In the 1960s, the global fertility rate was five live births per woman, but by 2017, the fertility rate had dropped to 2.43. A stable population is critical for the global economy; it provides an efficient workforce to produce and buy more goods, spark innovation, and build homes. However, a high population also puts massive stress on the existing natural resources. According to estimates, world population is expected to reach a high point of 10 billion by 2100 before it starts falling due to low fertility rates.
Fertility Rates In China
In the 1930s, women in China were having an average of five children; 40 years later, the figure had grown to six. In the 1990s, however, it dropped drastically to 2.7. Over the following three decades, the fertility rate gradually declined to 1.6. The steep decline was attributed to the much-debated one-child policy effected by the Chinese government to curb rampant population growth. The birth control policy is currently relaxed.
Decline In Birth Rates In China
China’s fertility has been on a gradual decline since the 1930s, but it reached a critical point in the 1980s when the government launched the one-child policy. Between the late 1980s and early 1990s, a fertility rate of 2.85 was enough to maintain a consistent population, but since the mid-1990s, the fertility rate dropped beyond the replacement level. Although China has the world’s largest population, a persistent low birth rate would shrink this quickly. If the trend continues, China’s population will decline by over 600 million by the close of the century. In November 2015, the government lifted the one-child rule, allowing women to give birth without prior approval. A year later, the country reported 18.4 million births, a 1.4 million increase from the average of the preceding five years. This was way below the government projection of 4.3 million births. A weak response to a historic change in policy illustrates challenges facing the government today.
A Long-term Problem
China’s fertility decline occurred as the country entered the face of social and economic reforms. Since the early 1990s, the country has experienced rampant urbanization, improved higher education, and better living standards. The national average income has risen tenfold, while the urban population has nearly doubled. School enrollment has also increased significantly. The withdrawal of the one-child policy did not raise the fertility rate as expected due to two emerging socioeconomic phenomena; the rise in the cost of raising children and prioritizing personal growth and development. The socialist system that existed in the country before the 1970s delegated the collective role of child-rearing to the state in addition to employment, food, and housing. In the early 1980s, the system began breaking down end child-rearing became a family concern while unemployment, healthcare, and food became individual concerns. Young people migrated to cities that offered better economic opportunities. The cost of living, including housing, education, and health, skyrocketed. The young parents soon realized that raising children is expensive in terms of money and time. Many young couples think that raising children is expensive and opt for one child. About 70% of qualified couples do not have the intention of bearing a second child, suggesting that the low fertility rate is here to stay.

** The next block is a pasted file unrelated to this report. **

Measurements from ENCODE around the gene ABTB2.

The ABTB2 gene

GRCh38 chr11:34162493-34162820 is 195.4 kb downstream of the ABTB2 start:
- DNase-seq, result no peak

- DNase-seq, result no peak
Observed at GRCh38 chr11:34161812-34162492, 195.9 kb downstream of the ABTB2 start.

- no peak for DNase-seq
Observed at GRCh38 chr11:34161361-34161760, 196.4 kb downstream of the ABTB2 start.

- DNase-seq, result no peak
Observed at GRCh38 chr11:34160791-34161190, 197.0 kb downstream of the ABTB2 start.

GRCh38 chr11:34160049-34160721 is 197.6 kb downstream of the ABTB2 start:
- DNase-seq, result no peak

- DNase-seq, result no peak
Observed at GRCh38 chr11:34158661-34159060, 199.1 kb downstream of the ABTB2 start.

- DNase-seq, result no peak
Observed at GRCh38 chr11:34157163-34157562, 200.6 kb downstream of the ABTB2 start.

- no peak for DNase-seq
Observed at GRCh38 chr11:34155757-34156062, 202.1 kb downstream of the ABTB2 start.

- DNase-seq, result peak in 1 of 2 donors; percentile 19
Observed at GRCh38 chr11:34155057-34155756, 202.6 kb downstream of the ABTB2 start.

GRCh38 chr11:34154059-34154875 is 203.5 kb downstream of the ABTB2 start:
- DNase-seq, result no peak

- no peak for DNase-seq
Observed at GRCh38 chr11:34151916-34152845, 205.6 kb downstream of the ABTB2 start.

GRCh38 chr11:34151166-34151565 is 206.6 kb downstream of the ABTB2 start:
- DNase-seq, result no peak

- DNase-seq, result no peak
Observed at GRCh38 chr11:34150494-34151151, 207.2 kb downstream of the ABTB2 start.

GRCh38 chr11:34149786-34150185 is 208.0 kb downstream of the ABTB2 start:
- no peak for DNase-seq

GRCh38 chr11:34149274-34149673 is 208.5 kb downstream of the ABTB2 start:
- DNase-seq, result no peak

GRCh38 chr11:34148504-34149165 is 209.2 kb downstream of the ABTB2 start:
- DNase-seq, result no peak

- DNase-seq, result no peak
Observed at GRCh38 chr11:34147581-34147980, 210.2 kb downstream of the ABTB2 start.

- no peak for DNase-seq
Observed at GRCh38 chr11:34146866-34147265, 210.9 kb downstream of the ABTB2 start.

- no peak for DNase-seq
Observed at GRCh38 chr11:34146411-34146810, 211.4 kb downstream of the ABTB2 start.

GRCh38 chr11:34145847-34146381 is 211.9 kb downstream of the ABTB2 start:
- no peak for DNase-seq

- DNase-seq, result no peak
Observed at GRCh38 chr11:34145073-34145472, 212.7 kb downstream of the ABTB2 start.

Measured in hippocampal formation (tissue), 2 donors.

Implications Of Low Fertility
The prolonged period of low fertility since the 1980s has contributed to an aging population. According to the 2010 census, 14% of the population was above 60 years. Should the current trend continue, this will rise to about 25% by 2030. In the same period, the number of citizens in this age group will increase to about 350 million. The ratio between people aged between 20 -59 and those above 60 is set to halve over the next 20 years, posing a challenge to the country’s labor force. The three-decades-long one-child policy resulted in more than 150 million families with only one child. This trend is more pronounced in cities where 90% of young couples have one child. In the future, these children will bear the responsibility of providing economic support and care to elderly parents through personal support or taxes for government pensions.
Response To Low Fertility Rates
China has responded slowly to the low fertility rates and the aging population. In response, the country lifted the one-child policy and extended the retirement age. The change in policy did not give women freedom over reproduction since couples are still limited to two children. In addition to reforming reproduction policies, the government is facing daunting tasks in reforming healthcare systems and social security while creating family-friendly conditions for the younger generation. The social security system in China is inequitable and inadequate. About 30% of the elderly receive pension as income. The healthcare system has expanded to cover more people, but the extent of quality varies with the segment of society. The cost is also rising faster than income. Lack of affordable and accessible childcare compounded by problems in balancing family and work-life are pushing couples to defer parenting.